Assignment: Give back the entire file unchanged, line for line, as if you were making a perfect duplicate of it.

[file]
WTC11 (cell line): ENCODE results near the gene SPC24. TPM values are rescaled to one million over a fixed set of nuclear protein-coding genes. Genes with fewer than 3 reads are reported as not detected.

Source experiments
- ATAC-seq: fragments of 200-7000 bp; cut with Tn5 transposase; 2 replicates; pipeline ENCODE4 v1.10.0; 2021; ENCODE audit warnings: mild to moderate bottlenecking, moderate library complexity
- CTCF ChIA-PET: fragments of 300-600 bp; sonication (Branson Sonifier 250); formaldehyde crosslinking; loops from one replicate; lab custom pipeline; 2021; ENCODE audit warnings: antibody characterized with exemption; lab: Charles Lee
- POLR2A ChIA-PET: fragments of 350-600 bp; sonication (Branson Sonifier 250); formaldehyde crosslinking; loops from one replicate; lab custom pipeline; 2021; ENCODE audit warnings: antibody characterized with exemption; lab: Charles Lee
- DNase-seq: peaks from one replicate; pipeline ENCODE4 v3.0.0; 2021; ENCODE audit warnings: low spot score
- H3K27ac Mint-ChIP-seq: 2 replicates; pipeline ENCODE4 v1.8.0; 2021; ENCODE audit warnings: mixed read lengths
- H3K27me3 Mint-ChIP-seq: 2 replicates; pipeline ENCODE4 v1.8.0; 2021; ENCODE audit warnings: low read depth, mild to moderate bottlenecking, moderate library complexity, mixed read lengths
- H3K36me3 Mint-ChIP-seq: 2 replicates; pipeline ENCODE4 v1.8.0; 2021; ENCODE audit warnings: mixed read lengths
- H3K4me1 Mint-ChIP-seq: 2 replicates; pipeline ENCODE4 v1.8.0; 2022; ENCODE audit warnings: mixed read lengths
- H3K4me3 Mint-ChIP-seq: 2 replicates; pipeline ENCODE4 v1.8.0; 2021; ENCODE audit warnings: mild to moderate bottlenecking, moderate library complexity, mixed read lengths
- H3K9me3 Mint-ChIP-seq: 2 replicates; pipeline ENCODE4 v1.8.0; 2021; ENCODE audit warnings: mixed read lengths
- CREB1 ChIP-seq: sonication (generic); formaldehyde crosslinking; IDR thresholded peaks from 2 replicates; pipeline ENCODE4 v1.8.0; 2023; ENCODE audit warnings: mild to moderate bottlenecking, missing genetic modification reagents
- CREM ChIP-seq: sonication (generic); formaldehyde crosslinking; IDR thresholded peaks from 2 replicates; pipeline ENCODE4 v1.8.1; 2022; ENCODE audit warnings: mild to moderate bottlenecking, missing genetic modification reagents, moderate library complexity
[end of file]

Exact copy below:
WTC11 (cell line): ENCODE results near the gene SPC24. TPM values are rescaled to one million over a fixed set of nuclear protein-coding genes. Genes with fewer than 3 reads are reported as not detected.

Source experiments
- ATAC-seq: fragments of 200-7000 bp; cut with Tn5 transposase; 2 replicates; pipeline ENCODE4 v1.10.0; 2021; ENCODE audit warnings: mild to moderate bottlenecking, moderate library complexity
- CTCF ChIA-PET: fragments of 300-600 bp; sonication (Branson Sonifier 250); formaldehyde crosslinking; loops from one replicate; lab custom pipeline; 2021; ENCODE audit warnings: antibody characterized with exemption; lab: Charles Lee
- POLR2A ChIA-PET: fragments of 350-600 bp; sonication (Branson Sonifier 250); formaldehyde crosslinking; loops from one replicate; lab custom pipeline; 2021; ENCODE audit warnings: antibody characterized with exemption; lab: Charles Lee
- DNase-seq: peaks from one replicate; pipeline ENCODE4 v3.0.0; 2021; ENCODE audit warnings: low spot score
- H3K27ac Mint-ChIP-seq: 2 replicates; pipeline ENCODE4 v1.8.0; 2021; ENCODE audit warnings: mixed read lengths
- H3K27me3 Mint-ChIP-seq: 2 replicates; pipeline ENCODE4 v1.8.0; 2021; ENCODE audit warnings: low read depth, mild to moderate bottlenecking, moderate library complexity, mixed read lengths
- H3K36me3 Mint-ChIP-seq: 2 replicates; pipeline ENCODE4 v1.8.0; 2021; ENCODE audit warnings: mixed read lengths
- H3K4me1 Mint-ChIP-seq: 2 replicates; pipeline ENCODE4 v1.8.0; 2022; ENCODE audit warnings: mixed read lengths
- H3K4me3 Mint-ChIP-seq: 2 replicates; pipeline ENCODE4 v1.8.0; 2021; ENCODE audit warnings: mild to moderate bottlenecking, moderate library complexity, mixed read lengths
- H3K9me3 Mint-ChIP-seq: 2 replicates; pipeline ENCODE4 v1.8.0; 2021; ENCODE audit warnings: mixed read lengths
- CREB1 ChIP-seq: sonication (generic); formaldehyde crosslinking; IDR thresholded peaks from 2 replicates; pipeline ENCODE4 v1.8.0; 2023; ENCODE audit warnings: mild to moderate bottlenecking, missing genetic modification reagents
- CREM ChIP-seq: sonication (generic); formaldehyde crosslinking; IDR thresholded peaks from 2 replicates; pipeline ENCODE4 v1.8.1; 2022; ENCODE audit warnings: mild to moderate bottlenecking, missing genetic modification reagents, moderate library complexity